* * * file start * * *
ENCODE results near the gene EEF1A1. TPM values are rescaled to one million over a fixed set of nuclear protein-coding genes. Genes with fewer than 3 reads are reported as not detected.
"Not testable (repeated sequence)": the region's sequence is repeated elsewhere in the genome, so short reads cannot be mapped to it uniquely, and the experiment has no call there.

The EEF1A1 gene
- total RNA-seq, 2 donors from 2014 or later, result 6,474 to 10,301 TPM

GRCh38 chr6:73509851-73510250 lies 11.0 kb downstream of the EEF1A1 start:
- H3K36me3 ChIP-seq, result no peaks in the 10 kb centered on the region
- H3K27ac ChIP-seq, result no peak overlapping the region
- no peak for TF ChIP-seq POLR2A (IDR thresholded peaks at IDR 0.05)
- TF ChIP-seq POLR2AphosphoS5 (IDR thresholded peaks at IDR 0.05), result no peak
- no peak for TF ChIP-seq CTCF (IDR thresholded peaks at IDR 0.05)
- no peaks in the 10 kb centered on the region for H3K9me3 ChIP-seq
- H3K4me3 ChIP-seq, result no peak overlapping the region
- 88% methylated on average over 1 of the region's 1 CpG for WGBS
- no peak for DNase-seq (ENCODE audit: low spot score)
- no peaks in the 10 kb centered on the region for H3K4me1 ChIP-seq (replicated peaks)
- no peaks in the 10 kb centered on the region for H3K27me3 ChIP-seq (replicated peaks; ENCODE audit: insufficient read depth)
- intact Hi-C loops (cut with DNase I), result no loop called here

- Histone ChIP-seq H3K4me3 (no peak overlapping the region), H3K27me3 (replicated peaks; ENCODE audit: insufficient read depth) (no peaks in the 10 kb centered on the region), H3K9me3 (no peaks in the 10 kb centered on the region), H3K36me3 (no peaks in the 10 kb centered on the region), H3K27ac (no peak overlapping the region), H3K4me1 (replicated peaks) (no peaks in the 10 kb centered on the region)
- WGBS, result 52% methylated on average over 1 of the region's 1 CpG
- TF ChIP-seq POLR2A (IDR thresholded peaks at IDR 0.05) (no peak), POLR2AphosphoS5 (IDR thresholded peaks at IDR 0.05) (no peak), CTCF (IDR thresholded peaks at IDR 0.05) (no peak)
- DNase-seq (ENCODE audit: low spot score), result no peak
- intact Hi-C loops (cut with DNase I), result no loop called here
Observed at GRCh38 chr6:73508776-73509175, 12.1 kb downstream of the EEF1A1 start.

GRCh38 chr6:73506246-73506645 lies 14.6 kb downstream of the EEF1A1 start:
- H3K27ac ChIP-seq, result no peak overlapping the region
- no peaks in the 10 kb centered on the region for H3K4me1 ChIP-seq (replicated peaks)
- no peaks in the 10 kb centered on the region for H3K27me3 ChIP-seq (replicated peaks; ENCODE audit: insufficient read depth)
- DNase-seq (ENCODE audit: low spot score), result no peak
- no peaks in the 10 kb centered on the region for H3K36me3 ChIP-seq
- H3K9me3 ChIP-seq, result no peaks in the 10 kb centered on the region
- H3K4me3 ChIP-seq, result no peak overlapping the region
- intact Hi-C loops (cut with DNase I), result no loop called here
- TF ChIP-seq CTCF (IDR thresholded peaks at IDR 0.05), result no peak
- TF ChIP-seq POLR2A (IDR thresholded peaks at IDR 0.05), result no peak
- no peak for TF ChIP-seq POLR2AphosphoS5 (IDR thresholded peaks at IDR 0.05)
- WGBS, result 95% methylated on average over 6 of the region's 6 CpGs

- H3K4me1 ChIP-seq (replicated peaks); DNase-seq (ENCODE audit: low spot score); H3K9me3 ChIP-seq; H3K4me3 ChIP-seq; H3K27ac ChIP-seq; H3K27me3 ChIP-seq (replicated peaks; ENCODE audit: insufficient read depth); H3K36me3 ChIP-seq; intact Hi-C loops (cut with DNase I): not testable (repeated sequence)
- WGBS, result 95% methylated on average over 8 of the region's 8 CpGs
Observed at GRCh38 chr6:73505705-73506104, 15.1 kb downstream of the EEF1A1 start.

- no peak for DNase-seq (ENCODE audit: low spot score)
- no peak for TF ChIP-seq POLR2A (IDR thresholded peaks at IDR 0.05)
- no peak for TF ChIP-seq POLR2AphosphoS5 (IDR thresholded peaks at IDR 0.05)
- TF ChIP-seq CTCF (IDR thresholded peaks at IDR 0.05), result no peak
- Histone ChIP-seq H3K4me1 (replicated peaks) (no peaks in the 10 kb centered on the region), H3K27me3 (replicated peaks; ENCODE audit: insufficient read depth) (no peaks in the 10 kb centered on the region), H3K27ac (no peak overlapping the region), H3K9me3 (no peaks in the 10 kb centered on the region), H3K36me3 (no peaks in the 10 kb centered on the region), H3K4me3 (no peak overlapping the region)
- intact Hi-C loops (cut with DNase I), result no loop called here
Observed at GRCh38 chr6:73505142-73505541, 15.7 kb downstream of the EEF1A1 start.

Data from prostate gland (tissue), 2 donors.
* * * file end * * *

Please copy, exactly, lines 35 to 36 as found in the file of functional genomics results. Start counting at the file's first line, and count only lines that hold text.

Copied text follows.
- no peak for TF ChIP-seq POLR2AphosphoS5 (IDR thresholded peaks at IDR 0.05)
- WGBS, result 95% methylated on average over 6 of the region's 6 CpGs